You know I said last week that I wouldn’t get angry? Want to know how that’s going? On the Thursday night before Christmas, my assistant Nic persuaded me to go to the carol service at our local luxury hotel. I got there early with the three collies, and we spent time by the tree while children petted the dogs, their faces shining with happiness. It started raining so the service was going to be held inside. A blonde with a clipboard was at the entrance.
‘Welcome!’ she said. ‘But I’m afraid no dogs are allowed.’
‘It’s a wedding venue and if a bride sees dogs inside on Instagram, well…’
‘My feeling is if a bride objects to three border collies inside a country hotel in North Yorkshire and calls it off, the man has had a narrow escape.’
‘It’s not my decision.’
‘But the children have been petting them. They are the highlight of your evening, if I’m honest, given the menu never changes. Claridge’s takes dogs. Have you not been to a nativity play? Donkeys, straw, border collies? Jesus was a vegetarian.’
‘I think you need to stay calm.’
‘I am quite calm, thank you. Christmas is a time for family, and my dogs are my family. You are discriminating against me.’
‘Can you step away from the area, please?’
It was like being outside the Victoria Beckham catwalk show in New York all over again.
David arrived on Christmas Eve. I’d bought a small table from the local junk shop and covered it in the lace tablecloth made by my Great Aunt Nel. She lost her fiancé in the trenches; her hair turned straight overnight at the news. She never married, but lived out her life embroidering – I really hope David goes nowhere near Great Aunt Nel’s tablecloth with a glass of red wine. He sat down and started texting. I read his missive surreptitiously. It was to the friend who would be feeding his cat: ‘I will be back on 6 January.’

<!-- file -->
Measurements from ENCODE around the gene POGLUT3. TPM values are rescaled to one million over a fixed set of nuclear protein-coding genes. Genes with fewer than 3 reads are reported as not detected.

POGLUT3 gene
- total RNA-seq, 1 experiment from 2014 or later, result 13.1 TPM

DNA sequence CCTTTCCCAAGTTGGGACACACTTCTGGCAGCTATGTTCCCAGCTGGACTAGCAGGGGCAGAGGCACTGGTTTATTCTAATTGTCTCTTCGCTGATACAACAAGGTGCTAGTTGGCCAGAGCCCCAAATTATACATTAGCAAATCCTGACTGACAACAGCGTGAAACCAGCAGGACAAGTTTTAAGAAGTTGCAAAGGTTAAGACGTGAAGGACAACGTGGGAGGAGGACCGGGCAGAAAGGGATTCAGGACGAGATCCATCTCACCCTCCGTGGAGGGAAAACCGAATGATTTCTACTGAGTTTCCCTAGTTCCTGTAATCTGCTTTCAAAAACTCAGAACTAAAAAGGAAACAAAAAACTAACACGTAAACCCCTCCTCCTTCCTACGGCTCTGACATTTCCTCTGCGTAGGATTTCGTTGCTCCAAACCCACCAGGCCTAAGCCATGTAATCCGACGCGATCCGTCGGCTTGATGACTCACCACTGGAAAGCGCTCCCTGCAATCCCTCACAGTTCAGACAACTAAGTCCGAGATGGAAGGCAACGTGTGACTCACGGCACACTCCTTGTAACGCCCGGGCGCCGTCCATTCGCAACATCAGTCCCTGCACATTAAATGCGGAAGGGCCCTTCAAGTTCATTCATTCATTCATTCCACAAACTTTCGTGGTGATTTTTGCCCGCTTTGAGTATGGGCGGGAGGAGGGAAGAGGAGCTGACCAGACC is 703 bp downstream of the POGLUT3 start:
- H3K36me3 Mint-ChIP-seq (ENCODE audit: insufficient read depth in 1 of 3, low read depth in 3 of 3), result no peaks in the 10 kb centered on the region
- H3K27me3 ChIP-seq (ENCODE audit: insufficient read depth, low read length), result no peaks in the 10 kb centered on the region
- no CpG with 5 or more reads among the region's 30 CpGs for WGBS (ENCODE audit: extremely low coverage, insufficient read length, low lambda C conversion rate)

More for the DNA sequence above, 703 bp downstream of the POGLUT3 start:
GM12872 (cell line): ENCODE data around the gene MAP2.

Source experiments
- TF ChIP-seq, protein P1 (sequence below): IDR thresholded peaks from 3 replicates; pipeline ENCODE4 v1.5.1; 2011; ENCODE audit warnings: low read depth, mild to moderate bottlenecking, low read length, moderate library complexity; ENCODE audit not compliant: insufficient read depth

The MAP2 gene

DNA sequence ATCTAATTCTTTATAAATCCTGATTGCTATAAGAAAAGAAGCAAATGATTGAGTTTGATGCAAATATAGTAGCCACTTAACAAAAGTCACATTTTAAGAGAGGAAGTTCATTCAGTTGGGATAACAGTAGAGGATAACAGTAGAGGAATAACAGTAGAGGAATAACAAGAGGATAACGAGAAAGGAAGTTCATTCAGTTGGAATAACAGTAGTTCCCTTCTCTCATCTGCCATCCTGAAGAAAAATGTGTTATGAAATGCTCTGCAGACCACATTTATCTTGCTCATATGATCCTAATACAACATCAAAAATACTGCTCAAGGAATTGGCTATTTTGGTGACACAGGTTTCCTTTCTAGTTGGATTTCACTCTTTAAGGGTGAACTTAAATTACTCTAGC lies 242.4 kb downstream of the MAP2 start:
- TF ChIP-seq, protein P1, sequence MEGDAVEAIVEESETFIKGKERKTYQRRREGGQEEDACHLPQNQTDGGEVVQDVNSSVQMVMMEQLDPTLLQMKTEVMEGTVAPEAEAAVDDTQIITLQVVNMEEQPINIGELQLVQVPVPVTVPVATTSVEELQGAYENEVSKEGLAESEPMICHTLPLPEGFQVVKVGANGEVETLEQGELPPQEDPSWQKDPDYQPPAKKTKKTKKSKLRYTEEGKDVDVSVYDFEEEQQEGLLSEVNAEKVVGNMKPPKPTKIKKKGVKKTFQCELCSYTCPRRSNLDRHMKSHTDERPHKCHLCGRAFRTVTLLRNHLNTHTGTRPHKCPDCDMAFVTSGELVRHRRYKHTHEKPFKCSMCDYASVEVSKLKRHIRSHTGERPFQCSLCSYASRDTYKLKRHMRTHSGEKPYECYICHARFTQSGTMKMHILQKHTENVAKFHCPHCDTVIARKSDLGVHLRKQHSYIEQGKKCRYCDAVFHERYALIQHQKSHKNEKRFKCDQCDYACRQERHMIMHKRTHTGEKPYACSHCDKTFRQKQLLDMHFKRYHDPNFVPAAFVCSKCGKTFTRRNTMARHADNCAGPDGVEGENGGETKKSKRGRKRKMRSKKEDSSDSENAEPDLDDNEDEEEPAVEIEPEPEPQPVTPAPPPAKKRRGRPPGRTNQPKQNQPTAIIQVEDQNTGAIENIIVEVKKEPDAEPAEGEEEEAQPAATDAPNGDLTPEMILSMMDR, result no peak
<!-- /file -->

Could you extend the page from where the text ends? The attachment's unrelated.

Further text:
‘Will you?’ I asked him. ‘Yes, I’m here for New Year’s Eve, too.’ I always find it weird when people decide these things without asking me.
We went for dinner with a neighbour, and despite being given a G&T in a glass as big as a goldfish bowl, he behaved himself. The hostess asked him how he copes with being written about. ‘It’s not great,’ is all he would say.
‘Well, I read you take ecstasy,’ she said and he turned pale. We got back to the cottage and went to bed. He managed to get under the duvet just before Gracie and Mini, although it was a close-run thing. Despite a long drive and longer evening, he wanted sex.
‘Aren’t you too tired?’
‘I am a bit,’ he said. ‘But I’m willing to give it a go.’
This is the difference between men and women. We want everything to be perfect, with fireworks, whereas men see sex as something commonplace, not special at all. I also don’t think you should have sex in front of pets. But I have to say it’s much easier without my very long hair: he no longer traps my tresses under an elbow, with me saying, ‘Ow!’ every five minutes.
A couple of days before Christmas I’d gone out with a group of horsey women. They showed me photos of themselves soaring over cross-country jumps. ‘I haven’t got beyond a walk yet,’ I told them; my fall from my horse Swirly at Easter set me back. ‘But you will start to enjoy riding again,’ Nic interjected.
‘I don’t have Swirly to enjoy her. I have her so that she has a nice life. I don’t enjoy anything.’
One of the women was incredulous. ‘But you have a great life! You write for a national paper!’
‘Yes, but I don’t enjoy it. Writing is stressful.’ Which was the wrong thing to say to a woman who has two jobs just so she can afford a horse. ‘You need to smile more,’ she said. I told her I was prescribed anti-anxiety medication, but have been too scared to take it. Everyone laughed.
David is currently making a vegan trifle and a mess. But now that I no longer have the perfect house I don’t care as much. I’ve invited my best friend for Christmas Day lunch. I break the news to David.
‘She still smokes, doesn’t she? Which will make me want to have one. Anyway, I need you all to myself. I have something I want to ask you.’
Oh God. What now?